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RE: Improving Shear Capacity of Existing Plywood Sheathed Shear Walls

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Nels,
A couple of questions:

1. Will the historic code allow you to design to the existing capacity of
the weakest member as did the URM retrofit code? This should solve at least
your problem at the roof since it is unlikely that the roof sheathing is
plywood and more likely straight sheathing with a lower capacity.

2. The floor capacity is most likely too high compared to the first story
walls, but the idea is to design based upon a demand to capacity ratio
rather than a straight distribution of shear as is typical in new
construction.

3. I believe that there have been tests to increase the capacity of walls by
adding a second layer of sheathing (assumed to be staggered from the lower
layer so that edge nailing occurs where the field nailing exists in the
lower panel. I remember a thread a few months ago from an engineer who had
done this, but I don't know if this occurred on the SEAINT List or on the
AEC-Residential List. Possibly John Rose can jump in on this one.

4. Obviously, increasing nailing (decreasing spacing) can help boost shear,
but you will still need to tear into the wall to retrofit in the sill
connection for shear as well as any uplift that may need to be tied. You are
probably dealing with full size studs and this may help when increasing the
number of nails, but then again, you probably are also dealing with
inconsistent stud spacing as I find typical in these old building.

5. I don't see how you can avoid getting messy on the first floor, unless
you can redirect all shear to the exterior of the building. If you have a
raised first floor then you still have to tie the shearwalls down and
possibly tear through the floor to get a grade beam in place. It might not
be any more messy than removing the existing sheathing and shearing two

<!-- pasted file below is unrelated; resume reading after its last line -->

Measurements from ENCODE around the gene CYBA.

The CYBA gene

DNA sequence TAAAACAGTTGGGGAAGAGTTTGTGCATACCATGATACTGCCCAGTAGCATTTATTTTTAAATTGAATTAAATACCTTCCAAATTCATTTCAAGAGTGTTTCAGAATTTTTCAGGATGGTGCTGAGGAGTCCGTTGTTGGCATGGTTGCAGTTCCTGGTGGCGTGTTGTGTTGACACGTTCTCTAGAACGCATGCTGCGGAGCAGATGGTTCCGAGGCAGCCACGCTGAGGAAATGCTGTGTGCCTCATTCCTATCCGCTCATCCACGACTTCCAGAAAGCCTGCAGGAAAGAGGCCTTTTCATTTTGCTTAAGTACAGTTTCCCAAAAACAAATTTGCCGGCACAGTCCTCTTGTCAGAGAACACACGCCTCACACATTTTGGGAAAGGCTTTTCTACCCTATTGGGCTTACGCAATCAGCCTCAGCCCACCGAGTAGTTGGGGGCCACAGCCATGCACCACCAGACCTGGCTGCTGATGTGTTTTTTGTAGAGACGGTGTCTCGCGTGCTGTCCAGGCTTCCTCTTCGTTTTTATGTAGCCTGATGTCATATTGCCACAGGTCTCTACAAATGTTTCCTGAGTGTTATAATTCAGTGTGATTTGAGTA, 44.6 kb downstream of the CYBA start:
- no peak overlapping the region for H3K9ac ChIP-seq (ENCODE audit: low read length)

sides.

I guess the big question is what does the historic code require? As I recall
from URM work, it required a good deal less than even the minimum RGA or
UCBC requirements. Is there a tradeoff for wood frame historic retrofit as
well?

Nel's don't forget the rigid analysis (just joking)!!

Regards,
Dennis


-----Original Message-----
From: Nels Roselund [mailto:n.roselund(--nospam--at)worldnet.att.net]
Sent: Friday, February 02, 2001 3:48 PM
To: seaint(--nospam--at)seaint.org
Subject: Improving Shear Capacity of Existing Plywood Sheathed Shear
Walls


A  historic 100 + year-old two story wood-framed hotel building is being
rehabilitated for adaptive reuse.  A previous strengthening project of about
25 years ago included installation of 3/8 plywood shear walls.  Drawings for
the old strengthening project are available, and appear to reliably reflect
what was constructed.  The shear walls do not have capacity to satisfy
current Building Code requirements.

At locations where adding plywood to the opposite side of the wall is an
undesirable or unavailable option, is there a reasonable way to increase the
capacity of the shear wall?  For example, have there been any tests of
increasing capacity by installing a second layer of plywood over the
existing, perhaps with vertical edges at studs staggered from the existing
vertical edges, and with blocking nailed to the sole plate and top plates to
provide additional backing for edge nailing at those horizontal edges?

Nels Roselund
Structural Engineer